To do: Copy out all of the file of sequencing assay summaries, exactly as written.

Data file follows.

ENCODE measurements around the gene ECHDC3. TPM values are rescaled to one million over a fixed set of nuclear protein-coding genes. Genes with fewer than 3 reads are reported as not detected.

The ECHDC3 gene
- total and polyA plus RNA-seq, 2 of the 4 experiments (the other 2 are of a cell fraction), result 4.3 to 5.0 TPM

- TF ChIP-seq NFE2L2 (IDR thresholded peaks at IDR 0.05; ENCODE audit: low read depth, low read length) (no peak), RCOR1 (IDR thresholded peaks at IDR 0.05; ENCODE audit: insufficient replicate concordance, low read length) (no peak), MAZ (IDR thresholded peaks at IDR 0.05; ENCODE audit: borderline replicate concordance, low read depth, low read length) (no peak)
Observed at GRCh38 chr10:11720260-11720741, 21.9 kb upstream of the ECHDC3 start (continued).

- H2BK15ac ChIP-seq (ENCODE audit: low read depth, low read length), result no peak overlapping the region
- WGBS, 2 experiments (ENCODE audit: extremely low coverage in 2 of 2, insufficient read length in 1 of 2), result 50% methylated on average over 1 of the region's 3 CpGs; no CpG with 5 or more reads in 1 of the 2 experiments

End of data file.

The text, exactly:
ENCODE measurements around the gene ECHDC3. TPM values are rescaled to one million over a fixed set of nuclear protein-coding genes. Genes with fewer than 3 reads are reported as not detected.

The ECHDC3 gene
- total and polyA plus RNA-seq, 2 of the 4 experiments (the other 2 are of a cell fraction), result 4.3 to 5.0 TPM

- TF ChIP-seq NFE2L2 (IDR thresholded peaks at IDR 0.05; ENCODE audit: low read depth, low read length) (no peak), RCOR1 (IDR thresholded peaks at IDR 0.05; ENCODE audit: insufficient replicate concordance, low read length) (no peak), MAZ (IDR thresholded peaks at IDR 0.05; ENCODE audit: borderline replicate concordance, low read depth, low read length) (no peak)
Observed at GRCh38 chr10:11720260-11720741, 21.9 kb upstream of the ECHDC3 start (continued).

- H2BK15ac ChIP-seq (ENCODE audit: low read depth, low read length), result no peak overlapping the region
- WGBS, 2 experiments (ENCODE audit: extremely low coverage in 2 of 2, insufficient read length in 1 of 2), result 50% methylated on average over 1 of the region's 3 CpGs; no CpG with 5 or more reads in 1 of the 2 experiments